As the White House faces court orders to reunite families separated at the U.S. border, immigrant children as young as 3 are being ordered into court for their own deportation proceedings, according to attorneys in Texas, California and Washington, D.C.
Requiring unaccompanied minors to go through deportation alone is not a new practice. But in the wake of the Trump administration’s controversial family-separation policy, more young children — including toddlers — are being affected than in the past.
The 2,000-plus children will likely need to deal with court proceedings even as they grapple with the ongoing trauma of being taken from their parents.
“We were representing a 3-year-old in court recently who had been separated from the parents. And the child — in the middle of the hearing — started climbing up on the table,” says Lindsay Toczylowski, executive director of Immigrant Defenders Law Center in Los Angeles. “It really highlighted the absurdity of what we’re doing with these kids.”
The U.S. Immigration and Customs Enforcement agency, which oversees the deportations of unauthorized immigrants, did not respond to a request for comment.
Toczylowski says parents typically have been tried along with young children and have explained the often-violent circumstances that led them to seek asylum in the United States.
The children being detained under the new ‘zero-tolerance’ policy, though, are facing immigration proceedings without mom or dad by their side.
“The parent might be the only one who knows why they fled from the home country, and the child is in a disadvantageous position to defend themselves,” Toczylowski says.
Meanwhile, the broader legal situation is in flux. A federal judge on 26 June commanded the White House to reunify families within 14 days if the child is under 5 and 30 days if the child is older. The Justice Department has not indicated whether it will appeal. Attorneys who are involved in the cases say it’s unclear how the judge’s order will work in practice, and when and how it could take effect.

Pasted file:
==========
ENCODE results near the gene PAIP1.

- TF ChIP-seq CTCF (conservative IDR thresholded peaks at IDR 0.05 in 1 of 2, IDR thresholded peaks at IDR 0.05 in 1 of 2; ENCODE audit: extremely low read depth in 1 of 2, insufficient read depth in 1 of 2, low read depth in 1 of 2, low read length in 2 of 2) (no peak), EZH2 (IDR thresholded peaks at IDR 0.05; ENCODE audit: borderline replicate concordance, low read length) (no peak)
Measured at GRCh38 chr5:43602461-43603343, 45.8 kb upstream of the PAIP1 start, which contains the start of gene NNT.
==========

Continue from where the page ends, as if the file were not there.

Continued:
“We don’t know how the judge’s order is going to play out with reunification of children. What if parents have already been deported?” says Cynthia Milian, a Texas-based attorney at the Powers Law Group.
In the interim, she adds, the implications for children remain an urgent concern.
Given the trauma the children faced in their home country that spurred their families to flee and the pain of being separated from a parent, the expectation that children can mount a legal defense is “unconscionable,” says Benard Dreyer, director of the developmental and behavioral pediatrics division at New York University.
“It’s certainly grossly inappropriate,” says Dreyer, who is a member of the American Academy of Pediatrics advocacy committee. “I’m ashamed that we’re doing this.”
Leaders at three legal-services organizations and a private firm confirmed that the children are being served with notices to appear in court. They are not entitled to an attorney but rather are given a list of legal-services organizations that might help them.
Steve Lee, professor of psychology at the University of California, Los Angeles, says expecting the children to advocate for themselves in court is an “incredibly misaligned expectation.”
“That couldn’t be any less developmentally appropriate,” he says, adding that some children may not be mature enough to verbalize a response.
More than 2,000 children who were separated from their parents at the border have been dispatched to the far corners of the nation to care facilities and foster homes.